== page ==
Mechanical garage door openers can pull or push a garage door with enough force to injure or kill people and pets if they become trapped. All modern openers are equipped with “force settings” that make the door reverse if it encounters too much resistance while closing or opening. Any garage door opener sold in the United States after 1992 requires safety eyes—sensors that prevent the door from closing if obstructed. Force settings should cause a door to stop or reverse on encountering more than approximately 20 lbs (9.07 kg) of resistance. Safety eyes should be installed a maximum of six inches above the ground. Many garage door injuries, and nearly all garage door related property damage, can be avoided by following these precautions.

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If you have a steel door, but want the look of a wood one, it is not necessary to change your entire garage door. Often, it may be possible to mimic the look of wood with skillful painting. Your local home improvement store may be able to provide good advice about the type of paint and brushes needed to mimic the look of wood for your particular door material.
8.10 Double-check to make sure you have the correct wind on your new torsion spring. On the left side next to the winding cone the end of the spring wire should be pointing up if it is facing you. Notice, also, that the cone is red which usually designates right wind. Customers frequently call and explain that when they get about six turns on the springs they spin on the cones. This is due to installing the springs on the wrong sides of the center bracket.
Most residential garage doors have one of two types of springs: torsion or extension. Torsion springs are heavy-duty springs mounted to a metal rod that runs parallel to the door, directly above the door opening. These springs are loaded, or tensioned, with a twisting action. When the door closes, cables attached to the bottom corners of the door pull on pulleys attached to the ends of the metal rod the springs are mounted on. The pulleys turn the rod, which twists the springs and creates tension. When the door is opened, the springs unwind and help lift the door. https://www.youtube.com/attribution_link?a=Z_eZc-kh40c&u=watch?v=XXXXXX&feature=share

Insulation, which increases energy efficiency and can help to lower utility bills, is crucial when a garage door is attached to the home. In this case, doors with high R-values are preferred. This means it has insulation that can keep the heat in. The higher the R-value, the better insulated your garage will be against outside noise and cold and hot air.
Inspect the area around your garage door to see if something is blocking the photo eye sensors. Then look at the tracks to see if there is any buildup on the inside. You’ll need to get a step ladder to look at the tracks on the top part of your garage, as it will be difficult to see from ground level. It may also not be a bad idea to proactively wipe down your garage door tracks periodically to prevent this type of buildup from occurring. Running a damp rag along each track should be enough to remove anything that’s lingering on the tracks.
One thing to consider - assuming you have 2 springs and an opener, unless the other spring is quite new, you should replace it at the same time, first because it will probably break fairly soon anyway and changing two is only about $50 more than changing one, and because the springs on both sides should be of equal stiffness - if not, then the door will be unevenly weight compensated and try to open cockeyed, increasing wear and risk of damaging the motor.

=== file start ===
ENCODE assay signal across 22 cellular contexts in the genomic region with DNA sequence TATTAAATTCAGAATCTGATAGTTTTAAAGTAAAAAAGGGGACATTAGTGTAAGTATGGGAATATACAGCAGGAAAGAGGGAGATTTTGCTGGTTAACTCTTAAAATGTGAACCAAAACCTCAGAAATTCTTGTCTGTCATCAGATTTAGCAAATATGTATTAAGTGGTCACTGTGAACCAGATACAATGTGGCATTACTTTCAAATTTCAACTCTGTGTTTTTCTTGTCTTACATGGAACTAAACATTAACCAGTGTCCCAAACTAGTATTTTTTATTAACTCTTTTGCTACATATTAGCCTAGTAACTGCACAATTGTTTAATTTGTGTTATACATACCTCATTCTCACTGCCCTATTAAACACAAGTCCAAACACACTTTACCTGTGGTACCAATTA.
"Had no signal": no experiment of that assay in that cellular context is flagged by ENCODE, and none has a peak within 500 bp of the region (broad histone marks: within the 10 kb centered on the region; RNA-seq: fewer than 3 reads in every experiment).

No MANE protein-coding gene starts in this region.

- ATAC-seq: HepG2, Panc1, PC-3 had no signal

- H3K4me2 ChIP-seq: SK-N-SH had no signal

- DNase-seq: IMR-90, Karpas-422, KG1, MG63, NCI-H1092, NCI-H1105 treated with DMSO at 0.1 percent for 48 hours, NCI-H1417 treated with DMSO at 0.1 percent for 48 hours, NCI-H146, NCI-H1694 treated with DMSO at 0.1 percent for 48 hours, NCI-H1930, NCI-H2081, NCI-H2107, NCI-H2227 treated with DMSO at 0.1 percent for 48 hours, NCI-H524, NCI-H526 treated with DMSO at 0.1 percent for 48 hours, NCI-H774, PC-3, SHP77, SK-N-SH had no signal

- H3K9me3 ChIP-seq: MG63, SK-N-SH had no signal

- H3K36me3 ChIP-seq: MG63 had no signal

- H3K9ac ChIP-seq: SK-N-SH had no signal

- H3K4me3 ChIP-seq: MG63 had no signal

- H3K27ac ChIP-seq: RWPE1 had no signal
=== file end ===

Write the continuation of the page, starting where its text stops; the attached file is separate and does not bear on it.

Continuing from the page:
Replacing torsion springs is done with the door closed. You start by carefully unloading all of the springs (most standard-size doors have two; any broken spring will already be unloaded), using the winding bars. Then, you unbolt the springs from the central rod bracket, disconnect the cables from the pulleys, and loosen the pulleys and slide them off of the rod. Next, you swap out the springs, reinstall the pulleys and cables, and secure the inside ends of the springs to the central bracket. Finally, you wind up both springs (securing them with two setscrew bolts on the winding cones) and test the door for proper spring tension. Often, springs need an extra quarter-turn or two to get the door balance just right.
Fiberglass and vinyl garage doors are composite units, combining a steel core behind a fiberglass or vinyl skin. They have also polyurethane insulated base sections, or other type of foam insulation. These premium doors can match steel garage doors, and be a realistic imitation of wood (namely fiberglass units), but they may be more expensive than steel units.
Both types of springs are loaded, or under tension, when the door is closed. This gives them stored energy to help lift the door as it's being opened. When the door is all the way up, the springs are relaxed, or relatively so—they still may be under some tension. The mechanical difference between extension and torsion springs is that extension springs are loaded by stretching, or elongating, while torsion springs are loaded by twisting, creating torque.
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With hundreds of moving parts that are all required to work together, it's no surprise that garage doors may need occasional repair and maintenance. Garage door repair services are also required in emergency situations, like when the garage door won't operate and the car is trapped inside or you've accidentally backed into the door when it was closed. Whether it's a specific repair of your garage door opener, a broken spring that needs to be replaced, or a bent or rusted track, The Home Depot's local, licensed service providers can get the job done quickly and efficiently.